Last weekend a former colleague and I walked past Hôtel de Ville (City Hall) and stopped to look up at these black and white banners. A few days later, I happened to be at Place de la République, which served as the starting point of the government-organized demonstration a few days prior. Pencils and pens, candles, flowers, and messages were scattered around the base. People stood quietly or discussed among themselves.The statue in the center of the plaza is Marianne, the symbol of France. Seated below her are three females representing Liberty, Equality, and Fraternity, the country’s national motto. In Liberté’s hand someone had placed a pencil.The country is on an official state of alert. At every entrance of major department stores and malls are security guards checking bags of people entering. In metro stations, the police presence is less noticeable, though I wonder how many are in plains clothes. On entrances to certain buildings, including my library, are signs that say “Plan vigipirate,” indicating the high alert level in the Ile-de-France region.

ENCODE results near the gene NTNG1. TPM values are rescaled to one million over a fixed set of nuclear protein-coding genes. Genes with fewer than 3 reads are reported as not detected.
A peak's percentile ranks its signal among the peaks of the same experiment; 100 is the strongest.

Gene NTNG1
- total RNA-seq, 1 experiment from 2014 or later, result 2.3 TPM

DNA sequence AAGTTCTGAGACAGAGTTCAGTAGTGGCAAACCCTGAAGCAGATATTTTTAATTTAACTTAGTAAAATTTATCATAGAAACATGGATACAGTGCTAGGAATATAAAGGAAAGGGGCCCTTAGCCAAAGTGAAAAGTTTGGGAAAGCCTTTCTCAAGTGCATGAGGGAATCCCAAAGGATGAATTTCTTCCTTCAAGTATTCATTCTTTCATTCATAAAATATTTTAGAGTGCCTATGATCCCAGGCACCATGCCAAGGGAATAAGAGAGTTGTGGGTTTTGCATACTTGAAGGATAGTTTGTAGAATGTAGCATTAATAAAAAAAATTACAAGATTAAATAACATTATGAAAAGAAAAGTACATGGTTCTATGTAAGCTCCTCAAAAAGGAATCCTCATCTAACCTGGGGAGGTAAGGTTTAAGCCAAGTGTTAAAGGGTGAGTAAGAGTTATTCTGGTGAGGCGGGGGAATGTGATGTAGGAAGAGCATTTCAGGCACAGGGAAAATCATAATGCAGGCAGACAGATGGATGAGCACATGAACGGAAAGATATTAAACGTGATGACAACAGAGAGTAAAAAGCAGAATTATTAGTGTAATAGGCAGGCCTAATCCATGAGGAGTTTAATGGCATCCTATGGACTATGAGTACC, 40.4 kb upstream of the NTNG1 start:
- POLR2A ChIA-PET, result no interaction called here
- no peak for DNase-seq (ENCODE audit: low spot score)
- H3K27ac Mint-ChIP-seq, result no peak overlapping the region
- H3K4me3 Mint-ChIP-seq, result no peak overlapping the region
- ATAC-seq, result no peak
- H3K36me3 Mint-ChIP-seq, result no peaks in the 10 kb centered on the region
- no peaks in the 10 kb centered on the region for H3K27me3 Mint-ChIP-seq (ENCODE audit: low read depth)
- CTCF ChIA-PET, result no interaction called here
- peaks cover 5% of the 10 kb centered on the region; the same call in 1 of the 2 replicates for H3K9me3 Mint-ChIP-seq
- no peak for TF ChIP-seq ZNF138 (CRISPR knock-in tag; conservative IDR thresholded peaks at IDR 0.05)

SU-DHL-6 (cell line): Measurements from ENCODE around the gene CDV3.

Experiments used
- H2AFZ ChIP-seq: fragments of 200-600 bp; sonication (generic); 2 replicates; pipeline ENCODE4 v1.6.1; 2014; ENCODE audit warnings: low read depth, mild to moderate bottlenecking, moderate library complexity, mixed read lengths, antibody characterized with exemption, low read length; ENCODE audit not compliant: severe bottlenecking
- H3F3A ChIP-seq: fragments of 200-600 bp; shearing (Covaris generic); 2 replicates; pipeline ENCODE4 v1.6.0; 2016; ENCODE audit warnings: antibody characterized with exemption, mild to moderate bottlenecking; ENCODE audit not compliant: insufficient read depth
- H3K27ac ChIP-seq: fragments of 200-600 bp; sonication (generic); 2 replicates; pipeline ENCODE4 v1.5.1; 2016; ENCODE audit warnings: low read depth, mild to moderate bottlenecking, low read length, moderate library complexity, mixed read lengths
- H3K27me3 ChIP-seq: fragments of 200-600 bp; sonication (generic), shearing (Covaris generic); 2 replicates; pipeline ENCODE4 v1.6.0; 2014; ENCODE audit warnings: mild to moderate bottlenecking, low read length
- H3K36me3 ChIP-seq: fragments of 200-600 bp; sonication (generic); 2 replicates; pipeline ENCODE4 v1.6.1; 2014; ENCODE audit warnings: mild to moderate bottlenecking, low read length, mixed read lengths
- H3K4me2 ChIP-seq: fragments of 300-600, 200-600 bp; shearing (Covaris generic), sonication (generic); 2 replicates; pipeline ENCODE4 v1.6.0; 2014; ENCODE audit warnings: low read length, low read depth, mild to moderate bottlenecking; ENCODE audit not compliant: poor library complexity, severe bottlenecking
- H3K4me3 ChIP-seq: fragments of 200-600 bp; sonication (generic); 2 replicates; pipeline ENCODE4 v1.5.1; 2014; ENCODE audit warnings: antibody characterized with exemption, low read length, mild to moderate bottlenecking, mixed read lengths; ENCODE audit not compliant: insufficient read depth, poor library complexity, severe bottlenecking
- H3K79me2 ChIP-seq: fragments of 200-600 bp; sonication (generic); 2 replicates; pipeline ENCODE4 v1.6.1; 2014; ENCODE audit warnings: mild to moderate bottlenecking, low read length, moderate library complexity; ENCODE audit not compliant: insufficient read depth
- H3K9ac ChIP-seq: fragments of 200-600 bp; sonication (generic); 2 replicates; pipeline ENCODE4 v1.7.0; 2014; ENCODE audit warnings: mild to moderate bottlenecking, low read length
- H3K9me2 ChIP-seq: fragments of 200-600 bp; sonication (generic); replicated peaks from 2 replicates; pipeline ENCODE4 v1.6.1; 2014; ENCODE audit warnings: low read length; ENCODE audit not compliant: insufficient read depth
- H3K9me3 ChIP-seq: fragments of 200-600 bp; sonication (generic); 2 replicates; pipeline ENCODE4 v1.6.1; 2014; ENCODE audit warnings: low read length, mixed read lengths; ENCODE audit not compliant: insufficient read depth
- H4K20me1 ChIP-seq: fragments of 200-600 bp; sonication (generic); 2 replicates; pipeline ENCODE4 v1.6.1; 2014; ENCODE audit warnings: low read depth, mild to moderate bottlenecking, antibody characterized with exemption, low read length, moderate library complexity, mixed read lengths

On Friday midday two hostages were taken at a post office in Colombes, a suburb right outside Paris and only three train stops from Saint-Lazare train station. I immediately felt sickened, as I had one week before during the hostage takings. A couple of hours later, it was reported that the hostage taker was subdued and that no one was hurt. He apparently was deranged.
All of these are reminders that while for most of us here, life has returned to normal (the stores and main streets are certainly packed, as the big biannual sales have started), it is a new kind of normal.